Definition of yo-yo in English:



trademark in UK
  • 1A toy consisting of a pair of joined discs with a deep groove between them in which string is attached and wound, which can be spun alternately downward and upward by its weight and momentum as the string unwinds and rewinds.

    • ‘Mitchell Wan is one of this rare breed of self-confessed yo-yo fanatics.’
    • ‘The yo-yos are pretty cool.’
    • ‘A self-identified yo-yo fanatic, he's one of a hundred official Coca-Cola yo-yo collectors in this country.’
    • ‘Having arthritis is like having a yo-yo for a body.’
    • ‘Like the yo-yo, the hula hoop, and the Mohican haircut, vehicle fads come and go.’
    • ‘Children's games include kite-flying, spinning tops, yo-yos, and hobbyhorses.’
    • ‘Because the kids will be housed in DannyMart day care, there will be no need for yo-yos, squirt guns and other toys to clutter the shelves.’
    • ‘It is something like the toy we call a yo-yo: you play with it and make it spin, but there is always a string attached.’
    • ‘Teams of yo-yo experts came to Australia to demonstrate the toy in the early years and the rest is history.’
    • ‘It's like a yo-yo made in China with a string that breaks within 2 seconds of it being unfurled.’
    1. 1.1[often as modifier]A thing that repeatedly falls and rises again.
      ‘the yo-yo syndrome of repeatedly losing weight and gaining it again’
      • ‘After 20 years of yo-yo light dieting, Butler joined Overeater's Anonymous and started to take control.’
      • ‘With just four games remaining, City look in grave danger of re-capturing their unwanted yo-yo tag of recent years.’
      • ‘We are a yo-yo culture, a culture of mood swings.’
      • ‘I'm a yo-yo dieter.’
      • ‘A seasoned Weight Watchers member, Fiona already enjoyed a reasonably good diet but was still plagued by the all too familiar yo-yo syndrome.’
      • ‘Now seriously committed to stopping the yo-yo syndrome, Jacqui is making amazing progress.’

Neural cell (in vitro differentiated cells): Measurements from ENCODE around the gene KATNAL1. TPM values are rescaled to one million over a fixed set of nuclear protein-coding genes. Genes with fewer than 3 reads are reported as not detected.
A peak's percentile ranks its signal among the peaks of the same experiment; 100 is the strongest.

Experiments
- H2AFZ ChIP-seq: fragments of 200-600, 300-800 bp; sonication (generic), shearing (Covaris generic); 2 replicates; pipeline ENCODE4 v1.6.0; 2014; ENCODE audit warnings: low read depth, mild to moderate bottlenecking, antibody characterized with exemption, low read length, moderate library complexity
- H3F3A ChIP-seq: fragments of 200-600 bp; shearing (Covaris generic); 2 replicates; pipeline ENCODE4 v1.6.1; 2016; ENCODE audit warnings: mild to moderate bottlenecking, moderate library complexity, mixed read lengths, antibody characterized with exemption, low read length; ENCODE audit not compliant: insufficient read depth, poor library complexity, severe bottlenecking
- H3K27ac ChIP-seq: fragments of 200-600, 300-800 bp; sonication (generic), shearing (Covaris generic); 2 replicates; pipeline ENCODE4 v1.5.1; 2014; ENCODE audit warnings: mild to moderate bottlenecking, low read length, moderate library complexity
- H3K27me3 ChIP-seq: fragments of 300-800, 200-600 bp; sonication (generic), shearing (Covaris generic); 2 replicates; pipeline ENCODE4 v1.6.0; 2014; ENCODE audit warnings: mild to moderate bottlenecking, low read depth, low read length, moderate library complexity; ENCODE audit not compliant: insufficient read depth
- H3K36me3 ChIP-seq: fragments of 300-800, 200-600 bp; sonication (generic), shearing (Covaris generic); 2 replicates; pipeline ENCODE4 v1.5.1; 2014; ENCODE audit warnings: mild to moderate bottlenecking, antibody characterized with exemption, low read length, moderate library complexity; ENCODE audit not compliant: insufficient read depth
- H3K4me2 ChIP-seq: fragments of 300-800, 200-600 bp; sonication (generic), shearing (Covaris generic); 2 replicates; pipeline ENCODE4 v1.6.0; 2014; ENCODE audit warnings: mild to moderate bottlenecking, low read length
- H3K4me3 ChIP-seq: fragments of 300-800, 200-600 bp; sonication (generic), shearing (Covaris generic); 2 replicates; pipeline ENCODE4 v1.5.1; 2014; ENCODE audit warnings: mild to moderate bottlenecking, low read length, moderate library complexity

• ‘Fad diets only add to the confusion and contribute to the yo-yo syndrome so many of us experience.’
      • ‘As for food, yo-yo diets, involving periods of near starvation, damage valuable muscle and are positively unhealthy.’
      • ‘You'll stabilize your appetite, which is in yo-yo mode from all the extra sugar.’
      • ‘The ultimate yo-yo team in recent seasons, Nottinghamshire have made some astute signings over the winter.’
      • ‘If you're overweight, lose it, as this increases uric acid levels, but do it slowly as crash and yo-yo dieting can mean the kidneys retain uric acid.’
      • ‘Research continues as to whether yo-yo dieting is dangerous to cardiovascular health.’
      • ‘She swapped a lifetime of yo-yo diets and calorie counting for a healthy-eating regime after walking down the aisle in August 1999 in a size 22 wedding gown.’
      • ‘I have witnessed failures from low-carb diets after 6 months to 1 year; in fact, a yo-yo effect may be much more common than many people may realize.’
    2. 1.2North American informal A stupid, insane, or unpredictable person.
      idiot, ass, halfwit, nincompoop, blockhead, buffoon, dunce, dolt, ignoramus, cretin, imbecile, dullard, moron, simpleton, clod
      View synonyms


  • 1 Move up and down; fluctuate.

    ‘popularity polls yo-yo up and down with the flow of events’
    • ‘Hearts were relegated in 1977 and spent six years yo-yoing between the Premier League and the First Division before resurfacing as a competitive force in the mid-1980s.’
    • ‘While stockmarkets yo-yo around the world, the gravy train is picking up speed in one sector of the economy.’
    • ‘The brothers had spectacularly yo-yoing lives, but all the expeditions to far-flung places and fraternal love-hatred have not been harnessed into a shapely book.’
    • ‘City now are an established Premiership side after years of yo-yoing and have a healthy crop of young players coming through the ranks.’
    • ‘Now 41 years old, her weight has yo-yoed since she was 12, when her mother left her father to marry another man and move to Argentina.’
    • ‘Over the next five years, Laura's weight yo-yoed and she began eating high-fat foods more often.’
    • ‘Bear markets have more to do with uncertainty than with decisive gloom, and yo-yoing shares are the clearest possible evidence of that.’
    • ‘In college, my weight yo-yoed between 140 and 185 pounds.’
    • ‘He was beginning to yo-yo between two other women.’
    • ‘My weight yo-yoed between 170 and 180 pounds.’
    • ‘Caley Thistle came into the match on thumping good form after thrashing Raith Rovers, but have the knack of yo-yoing from spectacular results to disappointment.’
    • ‘Establish yourselves as a new unit rather than becoming the property of two families and yo-yoing between them.’
    • ‘Rough weather - wind and rain and yo-yoing wind direction - has made it tough for anglers to find and catch those fish.’
    • ‘The next few months saw Williams yo-yoing in and out of hospital.’
    oscillate, swing, fluctuate, alternate, see-saw, veer, waver, sway, go from one extreme to the other, vary, vacillate, teeter, hover
    wobble, blow hot and cold
    View synonyms
    1. 1.1[with object]Manipulate or maneuver (someone or something)
      ‘I don't want the job if it means he gets to yo-yo me around’
      • ‘I don't want to be the girl that's yo-yoed on a string, made to believe she's something she's not.’


Early 20th century: of unknown origin.